The National Insurance Commission (NAICOM) said it is open to methods that would ensure insurance firms remain operational after the implementation of its recapitalisation plan.
NAICOM said its recapitalisation plan for the insurance companies wasn’t meant to force some firms out of business and if merger would enable them to operate effectively afterwards, it would support the firms through the process.
The Acting Commissioner for Insurance, Sunday Thomas, however, stated that for insrance companies that are unable to meet the requirements of NAICOM for the recapitalisation plan after the December 2020 deadline, the commission would help ensure their orderly exit from the insurance market.
Nairametrics had reported that the new capital structure for Life, Non-Life and Composite insurance companies, including reinsurance companies, were increased from N2 billion, N3 billion, N5 billion and N10 billion to N8 billion, N10 billion, N18 billion and N20 billion.
The increase in the capital base has received criticism from insurance firms like Mutual benefits Assurance. The recapitalisation threatens to reduce the number of players within the insurance markets, and the numbers will not just decline due to mergers, some companies will have to exit the market as they will be unable to cope with the requirements set by NAICOM.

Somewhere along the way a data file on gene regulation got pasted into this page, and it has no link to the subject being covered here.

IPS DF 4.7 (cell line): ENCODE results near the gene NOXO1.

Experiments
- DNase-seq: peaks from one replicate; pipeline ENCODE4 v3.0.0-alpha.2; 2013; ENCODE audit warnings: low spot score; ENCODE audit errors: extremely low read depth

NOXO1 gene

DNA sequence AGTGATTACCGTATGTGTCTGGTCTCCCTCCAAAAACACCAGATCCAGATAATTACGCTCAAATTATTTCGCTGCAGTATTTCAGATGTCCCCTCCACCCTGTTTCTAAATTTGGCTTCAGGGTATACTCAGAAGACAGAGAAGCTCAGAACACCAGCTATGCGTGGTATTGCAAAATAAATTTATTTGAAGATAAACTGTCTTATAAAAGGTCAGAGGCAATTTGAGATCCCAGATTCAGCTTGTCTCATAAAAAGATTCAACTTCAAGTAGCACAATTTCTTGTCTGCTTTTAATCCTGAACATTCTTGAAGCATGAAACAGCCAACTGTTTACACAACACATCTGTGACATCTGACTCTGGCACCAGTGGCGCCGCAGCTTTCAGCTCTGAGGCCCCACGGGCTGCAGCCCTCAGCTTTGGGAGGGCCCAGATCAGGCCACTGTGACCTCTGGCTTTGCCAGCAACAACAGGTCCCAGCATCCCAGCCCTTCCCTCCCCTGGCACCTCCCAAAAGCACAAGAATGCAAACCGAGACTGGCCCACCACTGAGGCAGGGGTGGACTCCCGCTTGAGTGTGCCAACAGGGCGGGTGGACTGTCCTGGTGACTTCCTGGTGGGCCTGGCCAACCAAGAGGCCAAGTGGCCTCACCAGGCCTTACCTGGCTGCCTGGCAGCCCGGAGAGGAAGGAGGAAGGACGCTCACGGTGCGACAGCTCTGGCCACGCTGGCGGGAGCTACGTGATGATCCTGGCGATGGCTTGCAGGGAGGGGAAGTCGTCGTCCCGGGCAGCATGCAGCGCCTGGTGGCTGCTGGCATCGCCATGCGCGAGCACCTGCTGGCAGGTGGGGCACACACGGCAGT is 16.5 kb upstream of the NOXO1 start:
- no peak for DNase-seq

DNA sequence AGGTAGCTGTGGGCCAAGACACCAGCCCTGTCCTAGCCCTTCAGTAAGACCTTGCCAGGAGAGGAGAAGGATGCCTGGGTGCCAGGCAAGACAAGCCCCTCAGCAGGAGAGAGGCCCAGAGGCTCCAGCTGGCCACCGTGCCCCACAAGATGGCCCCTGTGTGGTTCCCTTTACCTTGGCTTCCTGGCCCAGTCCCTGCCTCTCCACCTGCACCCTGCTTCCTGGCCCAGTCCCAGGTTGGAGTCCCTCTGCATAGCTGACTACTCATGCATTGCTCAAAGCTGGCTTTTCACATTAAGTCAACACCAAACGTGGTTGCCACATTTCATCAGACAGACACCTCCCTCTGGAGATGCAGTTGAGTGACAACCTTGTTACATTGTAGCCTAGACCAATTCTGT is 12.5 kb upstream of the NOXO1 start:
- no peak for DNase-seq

Thomas said, “Ensure that recapitalised companies are liquid, ensure the safety of funds raised-payment into escrow account, ensure the orderly exit of unrecapitalised companies, and efficient resolution of pre and post recapitalisation governance and conflict,” he said in a Punch report.
Thomas further stated that the sector was willing to improve liquidity and the ability to settle claims. Part of the plan is also to support the utilisation of local content, the stability of the financial system, ensure profitability and position the insurance industry for existing opportunities and benefits within the insurance market.
Companies yet to meet the requirements: As of January 2020, NAICOM said no insurance company in the country had technically met the financial requirement set forth by the regulator. It was disclosed that the fact that some of these insurance companies now have investments in excess of NAICOM’s requirement does not equate to meeting the recapitalisation requirement.
In view of this, NAICOM debunked the claims of some insurance companies that they had recapitalised in line with NAICOM’s guidelines. This is because NAICOM’s recapitalisation directive is not just all about raising new capital; it is also about all the recapitalisation processes being met.